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Architects in US predict gloomy 2009 for all property sectors

The American Institute of Architects said its Billings Index dropped in November for the ten month in a row and it expects construction spending will remain low next year, as developers delay or cancel projects amid the recession.

It was the lowest since the institute began its monthly survey in 1995. The index predicts the development of offices, apartments, warehouses and other buildings, with about nine to 12 months between when architects bill clients and when developers start spending on construction.

The institute attributed cutbacks by developers to job losses, declines in retail sales, and drops in travel spending.

'Some of our clients are showing a certain amount of hesitancy,' said Scott Kelsey, managing principal of Los Angeles-based CO Architects.

Architects are reporting less work in both the private and public sector. As well as housing and retail projects there is a slowdown in projects schools, hospitals and other buildings that receive public funds.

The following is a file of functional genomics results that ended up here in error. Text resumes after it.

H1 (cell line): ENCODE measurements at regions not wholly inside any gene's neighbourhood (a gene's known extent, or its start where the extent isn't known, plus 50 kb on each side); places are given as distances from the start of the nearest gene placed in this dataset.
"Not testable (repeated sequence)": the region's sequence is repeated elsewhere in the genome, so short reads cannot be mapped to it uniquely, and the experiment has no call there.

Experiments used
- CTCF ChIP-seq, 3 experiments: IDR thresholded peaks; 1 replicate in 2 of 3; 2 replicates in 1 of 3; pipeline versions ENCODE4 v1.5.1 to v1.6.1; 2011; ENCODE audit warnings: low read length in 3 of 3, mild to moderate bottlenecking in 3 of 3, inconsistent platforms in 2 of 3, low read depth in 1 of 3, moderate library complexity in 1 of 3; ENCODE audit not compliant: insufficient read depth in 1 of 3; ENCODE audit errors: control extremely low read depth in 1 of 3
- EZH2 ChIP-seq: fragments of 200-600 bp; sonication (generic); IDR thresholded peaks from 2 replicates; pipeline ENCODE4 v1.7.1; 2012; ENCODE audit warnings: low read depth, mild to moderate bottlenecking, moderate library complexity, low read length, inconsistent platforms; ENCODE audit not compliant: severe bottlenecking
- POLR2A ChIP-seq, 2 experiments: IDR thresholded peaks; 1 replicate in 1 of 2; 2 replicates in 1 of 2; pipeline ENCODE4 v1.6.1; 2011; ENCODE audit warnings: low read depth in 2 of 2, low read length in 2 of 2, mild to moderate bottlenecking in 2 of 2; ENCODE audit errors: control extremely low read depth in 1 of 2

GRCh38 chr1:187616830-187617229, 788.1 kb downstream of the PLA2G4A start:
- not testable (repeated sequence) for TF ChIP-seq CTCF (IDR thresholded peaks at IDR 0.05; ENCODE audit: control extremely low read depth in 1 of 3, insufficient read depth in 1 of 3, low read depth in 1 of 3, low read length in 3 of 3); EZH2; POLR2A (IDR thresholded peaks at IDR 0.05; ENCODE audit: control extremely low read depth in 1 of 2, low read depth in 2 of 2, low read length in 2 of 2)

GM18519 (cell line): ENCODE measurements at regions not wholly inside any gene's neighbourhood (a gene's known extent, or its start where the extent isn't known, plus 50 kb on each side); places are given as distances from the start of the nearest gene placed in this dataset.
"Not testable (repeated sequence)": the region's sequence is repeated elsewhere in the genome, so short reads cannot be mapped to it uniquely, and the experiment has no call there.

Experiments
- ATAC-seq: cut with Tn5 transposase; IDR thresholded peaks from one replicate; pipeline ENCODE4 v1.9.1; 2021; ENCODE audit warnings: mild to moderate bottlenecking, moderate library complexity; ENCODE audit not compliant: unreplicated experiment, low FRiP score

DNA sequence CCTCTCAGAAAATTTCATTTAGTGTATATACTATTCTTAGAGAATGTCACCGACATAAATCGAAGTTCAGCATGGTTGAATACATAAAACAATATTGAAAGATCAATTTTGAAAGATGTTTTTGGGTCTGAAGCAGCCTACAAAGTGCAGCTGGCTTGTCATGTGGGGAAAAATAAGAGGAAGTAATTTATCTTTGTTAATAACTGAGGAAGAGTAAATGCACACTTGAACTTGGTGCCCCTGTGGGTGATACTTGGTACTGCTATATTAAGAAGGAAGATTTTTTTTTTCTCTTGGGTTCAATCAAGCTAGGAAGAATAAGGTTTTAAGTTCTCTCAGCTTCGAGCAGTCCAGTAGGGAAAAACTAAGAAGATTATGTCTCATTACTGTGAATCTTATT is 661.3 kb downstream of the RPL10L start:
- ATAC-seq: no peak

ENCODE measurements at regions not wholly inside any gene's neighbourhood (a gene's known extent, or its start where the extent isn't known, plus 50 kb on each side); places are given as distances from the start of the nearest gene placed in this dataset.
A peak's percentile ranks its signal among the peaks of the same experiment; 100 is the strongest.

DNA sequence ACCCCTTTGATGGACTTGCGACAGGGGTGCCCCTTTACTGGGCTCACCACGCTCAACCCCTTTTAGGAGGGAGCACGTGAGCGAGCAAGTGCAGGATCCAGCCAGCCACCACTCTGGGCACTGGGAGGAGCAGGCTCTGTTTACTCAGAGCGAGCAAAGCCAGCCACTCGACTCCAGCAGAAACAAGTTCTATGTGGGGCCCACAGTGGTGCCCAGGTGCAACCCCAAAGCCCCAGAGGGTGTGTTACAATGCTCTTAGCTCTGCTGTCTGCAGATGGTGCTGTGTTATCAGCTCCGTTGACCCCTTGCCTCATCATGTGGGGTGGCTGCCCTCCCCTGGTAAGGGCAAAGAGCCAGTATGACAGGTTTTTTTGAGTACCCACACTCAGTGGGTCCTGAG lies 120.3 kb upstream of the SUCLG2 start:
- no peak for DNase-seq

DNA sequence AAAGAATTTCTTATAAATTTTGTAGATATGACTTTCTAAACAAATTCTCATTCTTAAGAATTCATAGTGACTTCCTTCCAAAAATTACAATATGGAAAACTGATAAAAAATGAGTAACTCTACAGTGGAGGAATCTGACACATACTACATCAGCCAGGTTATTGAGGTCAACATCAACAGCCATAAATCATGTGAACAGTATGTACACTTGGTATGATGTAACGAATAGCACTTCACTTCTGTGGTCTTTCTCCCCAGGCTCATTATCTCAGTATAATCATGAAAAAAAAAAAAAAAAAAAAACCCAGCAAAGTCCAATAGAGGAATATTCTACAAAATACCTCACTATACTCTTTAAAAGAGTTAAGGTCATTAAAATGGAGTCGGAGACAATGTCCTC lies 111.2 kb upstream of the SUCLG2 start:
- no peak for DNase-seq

The Architecture Billings Index is based on a survey of firms owned by members of the American Institute of Architects. Participants are asked each month whether their billings rose, fell or stayed the same in the month just ended, and their responses are used to generate the index score.

Architecture billings fell in all four US regions tracked by the institute. The Midwest had the lowest score at 31.4, followed by the West at 33.5, the South at 36.8, and the Northeast at 39.5. Inquiries for new projects fell to 38.3 last month, down from 39.9 in October and a record low for that index.

The decline in building construction is providing discounts to those developers who are able and want to build, Kelsey said.

'The construction market has changed so dramatically in the last three or four months, projects are starting to bid 10 plus percent lower than they were six months ago. Now is the time to build. That's what we tell our clients,' he added.